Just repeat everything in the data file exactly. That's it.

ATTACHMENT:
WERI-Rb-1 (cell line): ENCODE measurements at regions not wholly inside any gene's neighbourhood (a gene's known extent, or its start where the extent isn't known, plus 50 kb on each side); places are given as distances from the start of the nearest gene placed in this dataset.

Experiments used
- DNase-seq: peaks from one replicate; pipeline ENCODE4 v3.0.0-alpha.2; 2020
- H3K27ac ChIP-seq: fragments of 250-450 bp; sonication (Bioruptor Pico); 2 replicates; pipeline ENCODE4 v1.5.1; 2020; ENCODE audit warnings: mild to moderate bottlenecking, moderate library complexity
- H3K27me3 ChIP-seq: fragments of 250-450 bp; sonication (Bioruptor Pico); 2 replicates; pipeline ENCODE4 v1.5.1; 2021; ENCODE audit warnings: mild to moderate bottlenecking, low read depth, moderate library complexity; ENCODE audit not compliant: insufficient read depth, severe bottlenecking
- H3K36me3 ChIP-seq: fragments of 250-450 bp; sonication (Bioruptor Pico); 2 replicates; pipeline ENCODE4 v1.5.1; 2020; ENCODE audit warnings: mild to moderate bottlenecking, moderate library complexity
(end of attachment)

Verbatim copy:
WERI-Rb-1 (cell line): ENCODE measurements at regions not wholly inside any gene's neighbourhood (a gene's known extent, or its start where the extent isn't known, plus 50 kb on each side); places are given as distances from the start of the nearest gene placed in this dataset.

Experiments used
- DNase-seq: peaks from one replicate; pipeline ENCODE4 v3.0.0-alpha.2; 2020
- H3K27ac ChIP-seq: fragments of 250-450 bp; sonication (Bioruptor Pico); 2 replicates; pipeline ENCODE4 v1.5.1; 2020; ENCODE audit warnings: mild to moderate bottlenecking, moderate library complexity
- H3K27me3 ChIP-seq: fragments of 250-450 bp; sonication (Bioruptor Pico); 2 replicates; pipeline ENCODE4 v1.5.1; 2021; ENCODE audit warnings: mild to moderate bottlenecking, low read depth, moderate library complexity; ENCODE audit not compliant: insufficient read depth, severe bottlenecking
- H3K36me3 ChIP-seq: fragments of 250-450 bp; sonication (Bioruptor Pico); 2 replicates; pipeline ENCODE4 v1.5.1; 2020; ENCODE audit warnings: mild to moderate bottlenecking, moderate library complexity